Submitted to: Proceedings of Florida State Horticultural Society
Publication Type: Proceedings
Publication Acceptance Date: December 27, 2004
Publication Date: December 31, 2004
Repository URL: http://www.ars.usda.gov/sp2UserFiles/Place/66210000/Reprint934.pdf
Citation: Cameron, R.G., Luzio, G.A., Grohmann, K. 2004. Characterization of esterified blocks in pectin homogalacturonan regions after de-esterification with the thermally tolerant pectin methylesterase from citrus fruit. Proceedings of Florida State Horticultural Society. 117:410-415. Interpretive Summary: Pectin, a major component of citrus fruit peel, is used in the food industry as a gelling and stabilizing agent. Potential industrial uses for pectin, modified pectin or pectin containing bio-based products includes additives for a variety of manufactured products, ion exchange resins, flavor or aroma encapsulators and as coatings. The functional properties of pectin depend on its chemical structure. Small changes in its structural properties can produce very different functional properties. One method of changing its structural properties is by enzymatic demethylation. In this report we used a monocomponent prepartion of a thermally tolerant pectin methylesterase that we prepared from citrus fruit peel to demethylate pectin and probed the resulting structural changes with enzymatic and chemical methods.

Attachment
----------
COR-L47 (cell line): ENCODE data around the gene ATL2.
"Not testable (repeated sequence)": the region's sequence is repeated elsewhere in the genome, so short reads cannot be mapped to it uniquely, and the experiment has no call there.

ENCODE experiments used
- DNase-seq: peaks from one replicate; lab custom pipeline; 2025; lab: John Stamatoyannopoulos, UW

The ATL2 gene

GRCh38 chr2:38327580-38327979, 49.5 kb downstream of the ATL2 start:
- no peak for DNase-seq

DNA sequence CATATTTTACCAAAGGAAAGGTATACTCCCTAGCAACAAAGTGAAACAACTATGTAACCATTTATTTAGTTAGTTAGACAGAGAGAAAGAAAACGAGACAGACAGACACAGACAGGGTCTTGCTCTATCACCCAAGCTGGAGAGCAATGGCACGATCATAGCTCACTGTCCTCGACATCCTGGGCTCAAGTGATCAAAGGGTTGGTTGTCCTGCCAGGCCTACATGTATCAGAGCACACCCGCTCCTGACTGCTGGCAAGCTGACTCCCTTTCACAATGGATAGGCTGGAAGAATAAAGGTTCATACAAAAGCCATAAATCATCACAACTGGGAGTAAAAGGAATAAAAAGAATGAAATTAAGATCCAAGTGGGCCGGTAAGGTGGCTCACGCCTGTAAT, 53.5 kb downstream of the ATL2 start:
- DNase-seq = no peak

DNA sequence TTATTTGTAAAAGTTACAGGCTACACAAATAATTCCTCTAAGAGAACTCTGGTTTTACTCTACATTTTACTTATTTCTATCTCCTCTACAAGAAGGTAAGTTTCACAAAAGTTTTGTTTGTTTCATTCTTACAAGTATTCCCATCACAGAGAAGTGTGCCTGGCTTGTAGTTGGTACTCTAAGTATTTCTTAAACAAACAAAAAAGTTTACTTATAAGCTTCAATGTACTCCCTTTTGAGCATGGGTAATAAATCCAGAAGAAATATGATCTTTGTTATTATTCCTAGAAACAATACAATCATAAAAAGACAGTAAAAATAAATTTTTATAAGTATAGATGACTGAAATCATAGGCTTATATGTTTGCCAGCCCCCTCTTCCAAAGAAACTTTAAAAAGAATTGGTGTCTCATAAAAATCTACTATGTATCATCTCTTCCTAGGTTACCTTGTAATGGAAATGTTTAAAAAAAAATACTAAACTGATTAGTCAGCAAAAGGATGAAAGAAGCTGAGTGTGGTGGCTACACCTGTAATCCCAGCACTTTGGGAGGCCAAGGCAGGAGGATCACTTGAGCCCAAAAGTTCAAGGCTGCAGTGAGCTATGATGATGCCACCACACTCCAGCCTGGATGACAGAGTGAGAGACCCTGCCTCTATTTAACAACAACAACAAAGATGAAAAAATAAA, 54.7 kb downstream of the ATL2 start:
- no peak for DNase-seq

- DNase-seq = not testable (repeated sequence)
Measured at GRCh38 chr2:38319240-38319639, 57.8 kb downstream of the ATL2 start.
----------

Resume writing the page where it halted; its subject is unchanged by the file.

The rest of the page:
Technical Abstract: A non-calcium sensitive pectin, with a degree of esterification (DE) of 73%, was demethylated at pH 7.5 with a monocomponent preparation of a thermally tolerant pectin methylesterase (TT-PME) isolated form citrus fruit tissue. The DE of the parent pectin was lowered to 66.5% and 59%. Endo-polygalacturonase (EPG) was used to digest the pectin and estimate the maximum length of methyl-protected blocks in the homogalacturonan (HG). Following enzymatic demethylation and EPG digestion the pectin was exhaustively demethylated with 0.1 M LiOH to estimate the size of methyl-protected blocks within the HG. Methyl-protected block size was estimated by high performance anion exchange chromatography coupled to an evaporative light scattering detector. At a DE of 66.5% large peaks representing oligomers of 4-16 galacturonic acid (GA) residues were present. The largest EPG protected block for the 66.5% DE pectin was a 19-mer. Surprisingly, a much larger oligomer (DP 44) was observed in the overnight EPG digested, alkaline demethylated sample. This suggests that the TT-PME may have switched to a random mode of attack or the EPG did not require four adjacent demethylated GAs for cleavage.